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Klara Lewis
Ingrid Kareem Ghezawi , May 26th, 2020 08:38

for her third solo release on Editions Mego, Klara Lewis moves into long form experimentation with a single twenty minute track for cello and electronics

On Ingrid, Swedish soundsmith Klara Lewis takes a departure from the layered and emotive low-fi sound collages’ of Too and Ett in favour of a more mature and serious long-form piece. Using a single instrument Lewis achieves the same feeling of tension between sterile futurism and muddy mysticism that she created with the stark blend of bleeps, glitches and Sufi-chanting of her 2018 collaboration with Simon Fisher Turner.

The humble cello that drives and defines the twenty-minute piece starts off in its purest incarnation, like spring light pouring into an eighteenth-century Viennese court or the image of an old duchess attempting to see if her tired joints can still remember the chords of her youth. Either way there is a sense you have just walked into a private moment that is at once wholesome and slightly uncanny. That uncanniness increases tenfold as the moment gets trapped into a Basinski-style loop, as if a hypnotic spell had been cast over the cello player causing them to mindlessly repeat the chords for eternity.

As the chords continue to chase their own tail, a soft cloud of distortion envelops it in the smoke and mirror of reverberation. It transforms the melodic cello loop into a dynamo that generates its own aura, pulsing it out like surges of healing light emanating out of an arcane beacon. Those hypnotic circles dance and spin before the soft drones that once insulated and caressed the cello begin to feel like it is attempting to smother its brightness. The wrestling match between the stasis-locked loop and creeping ambient contortions becomes the beauty and extended crescendo of the twenty-minute song, the tangle of two sonic bodies, merging and at the same time resisting each other.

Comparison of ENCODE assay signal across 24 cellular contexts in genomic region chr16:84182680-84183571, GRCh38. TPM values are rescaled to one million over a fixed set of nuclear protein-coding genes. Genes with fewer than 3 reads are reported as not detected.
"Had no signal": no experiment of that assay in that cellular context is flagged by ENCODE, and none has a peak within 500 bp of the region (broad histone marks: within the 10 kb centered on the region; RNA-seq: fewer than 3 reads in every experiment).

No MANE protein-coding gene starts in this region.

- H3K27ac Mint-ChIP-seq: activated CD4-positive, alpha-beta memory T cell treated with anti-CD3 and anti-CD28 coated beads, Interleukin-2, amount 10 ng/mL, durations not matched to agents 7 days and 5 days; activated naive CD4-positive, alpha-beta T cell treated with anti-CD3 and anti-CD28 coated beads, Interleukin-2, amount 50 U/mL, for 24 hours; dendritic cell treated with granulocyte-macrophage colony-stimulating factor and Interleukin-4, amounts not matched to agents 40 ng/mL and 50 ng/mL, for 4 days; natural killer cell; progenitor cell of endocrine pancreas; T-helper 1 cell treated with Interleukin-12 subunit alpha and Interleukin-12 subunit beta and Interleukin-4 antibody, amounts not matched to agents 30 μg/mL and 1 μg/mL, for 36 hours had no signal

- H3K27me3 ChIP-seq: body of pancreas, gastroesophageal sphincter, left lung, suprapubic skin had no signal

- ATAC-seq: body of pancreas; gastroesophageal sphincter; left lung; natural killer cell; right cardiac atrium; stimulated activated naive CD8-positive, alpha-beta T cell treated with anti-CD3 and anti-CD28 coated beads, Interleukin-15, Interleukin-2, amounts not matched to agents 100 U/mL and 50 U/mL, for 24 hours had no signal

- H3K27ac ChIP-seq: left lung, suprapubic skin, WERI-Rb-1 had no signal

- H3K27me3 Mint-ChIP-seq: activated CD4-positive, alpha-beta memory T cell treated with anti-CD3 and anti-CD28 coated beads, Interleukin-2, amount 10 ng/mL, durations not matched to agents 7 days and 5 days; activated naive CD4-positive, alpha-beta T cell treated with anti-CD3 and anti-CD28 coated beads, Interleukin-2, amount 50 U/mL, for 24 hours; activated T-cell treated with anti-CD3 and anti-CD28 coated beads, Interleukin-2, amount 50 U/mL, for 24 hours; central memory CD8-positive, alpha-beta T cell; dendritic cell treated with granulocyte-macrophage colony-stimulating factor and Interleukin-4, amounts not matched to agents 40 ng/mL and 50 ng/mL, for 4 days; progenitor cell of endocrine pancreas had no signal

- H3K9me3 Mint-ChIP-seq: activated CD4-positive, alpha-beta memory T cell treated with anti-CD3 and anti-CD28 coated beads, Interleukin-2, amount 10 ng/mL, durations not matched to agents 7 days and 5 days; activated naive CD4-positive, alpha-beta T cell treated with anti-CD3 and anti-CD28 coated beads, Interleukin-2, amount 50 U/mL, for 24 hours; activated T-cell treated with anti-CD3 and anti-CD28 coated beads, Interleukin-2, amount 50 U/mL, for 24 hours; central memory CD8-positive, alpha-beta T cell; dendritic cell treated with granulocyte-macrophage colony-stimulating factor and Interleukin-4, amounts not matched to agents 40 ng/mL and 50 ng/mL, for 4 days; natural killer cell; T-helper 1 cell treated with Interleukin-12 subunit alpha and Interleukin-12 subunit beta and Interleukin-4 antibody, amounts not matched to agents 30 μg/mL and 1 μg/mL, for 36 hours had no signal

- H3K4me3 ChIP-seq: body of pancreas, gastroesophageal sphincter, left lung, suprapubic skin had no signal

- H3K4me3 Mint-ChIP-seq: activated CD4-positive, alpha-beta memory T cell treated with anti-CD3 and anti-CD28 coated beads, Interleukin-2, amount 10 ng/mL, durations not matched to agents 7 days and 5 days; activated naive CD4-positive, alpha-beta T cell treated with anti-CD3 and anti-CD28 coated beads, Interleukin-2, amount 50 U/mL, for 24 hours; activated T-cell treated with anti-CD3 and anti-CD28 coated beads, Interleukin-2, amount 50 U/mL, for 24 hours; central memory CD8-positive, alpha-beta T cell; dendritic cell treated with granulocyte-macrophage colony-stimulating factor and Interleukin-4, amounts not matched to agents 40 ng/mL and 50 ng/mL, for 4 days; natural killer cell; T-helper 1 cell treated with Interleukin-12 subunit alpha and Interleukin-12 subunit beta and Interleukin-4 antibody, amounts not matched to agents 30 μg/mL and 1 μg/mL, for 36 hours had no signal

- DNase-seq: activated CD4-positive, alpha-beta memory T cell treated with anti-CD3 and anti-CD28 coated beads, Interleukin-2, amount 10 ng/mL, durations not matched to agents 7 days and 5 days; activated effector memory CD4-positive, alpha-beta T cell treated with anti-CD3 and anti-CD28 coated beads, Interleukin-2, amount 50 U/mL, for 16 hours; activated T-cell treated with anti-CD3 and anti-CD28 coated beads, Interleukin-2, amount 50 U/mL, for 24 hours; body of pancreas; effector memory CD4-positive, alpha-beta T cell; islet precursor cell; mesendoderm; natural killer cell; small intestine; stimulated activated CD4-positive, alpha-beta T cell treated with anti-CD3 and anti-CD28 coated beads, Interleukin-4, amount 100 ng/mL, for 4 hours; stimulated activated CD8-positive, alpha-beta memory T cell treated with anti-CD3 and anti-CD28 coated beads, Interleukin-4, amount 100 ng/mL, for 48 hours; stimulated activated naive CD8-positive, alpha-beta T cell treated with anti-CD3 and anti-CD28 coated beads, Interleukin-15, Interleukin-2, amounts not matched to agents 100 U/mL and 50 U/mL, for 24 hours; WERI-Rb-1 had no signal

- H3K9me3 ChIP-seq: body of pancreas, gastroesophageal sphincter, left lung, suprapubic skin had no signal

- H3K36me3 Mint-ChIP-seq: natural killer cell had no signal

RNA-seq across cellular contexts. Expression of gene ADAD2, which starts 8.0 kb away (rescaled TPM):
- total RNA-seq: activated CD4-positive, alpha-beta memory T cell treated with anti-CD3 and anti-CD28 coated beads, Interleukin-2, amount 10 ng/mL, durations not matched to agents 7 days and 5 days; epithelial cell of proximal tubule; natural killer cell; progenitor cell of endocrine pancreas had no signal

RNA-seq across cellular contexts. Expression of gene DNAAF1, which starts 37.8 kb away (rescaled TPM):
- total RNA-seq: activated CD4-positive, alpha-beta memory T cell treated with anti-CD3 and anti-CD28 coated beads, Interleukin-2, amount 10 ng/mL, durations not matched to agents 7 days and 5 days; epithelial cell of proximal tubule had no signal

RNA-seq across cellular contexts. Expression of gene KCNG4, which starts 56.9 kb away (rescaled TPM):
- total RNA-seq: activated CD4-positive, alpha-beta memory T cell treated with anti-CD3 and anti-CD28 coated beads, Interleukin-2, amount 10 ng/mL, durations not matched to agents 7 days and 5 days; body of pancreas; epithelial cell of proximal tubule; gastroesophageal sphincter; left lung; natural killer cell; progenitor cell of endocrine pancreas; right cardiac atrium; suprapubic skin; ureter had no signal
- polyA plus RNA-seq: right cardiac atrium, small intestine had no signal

While the core melody does hum and fluctuate in subtle registers throughout, it never loses the blueprint of its original identity, maintaining its dignity amidst the chaos of the ever increasing dissonance like a man refusing to lose his hat in the centre of a hurricane. As the loop gets swept along its astral drift it transforms into a mantra or communion, almost as if there is a message buried in the loop, a secret of the universe that will recall the entirety of a past life’s memories with the right keyword. The longer you consistently listen to it the more it feels like some kind of purification ritual, a sonic treatment to open the vessels and clear the mind.

Ten minutes in the cello loop continues to tread itself as if lost in time, fragmenting and vibrating to the currents of that lawless dimension. Like a fever dream or an otherworldly carousel ride, at once nauseating and therapeutic. Eventually the distortion begins to overpower the cello until it is a faint hum in the background, the distant signal of a lighthouse guiding a ship lost on a foggy ocean. Toward the end you can hear traces of the loop as if submerged grasping for air, drowning in the oscillating black metal static that screams and stretches around it. Eventually the distortion dissipates like a sandstorm suddenly banished by a sorcerer and the naked cello of the beginning remerges out of the white noise still lost in its hypnotic dance with itself, resilient to the onslaught yet somehow changed from the trauma of the drowning.

For such a simple cello melody, Lewis draws an impressive amount of emotion and feeling out of it, which is what makes its defiance in the face of the ever-encroaching blanket of distortion that much more profound. Ingrid becomes a musical near-death experience that is both exhilarating and at the same time beautifully disturbing.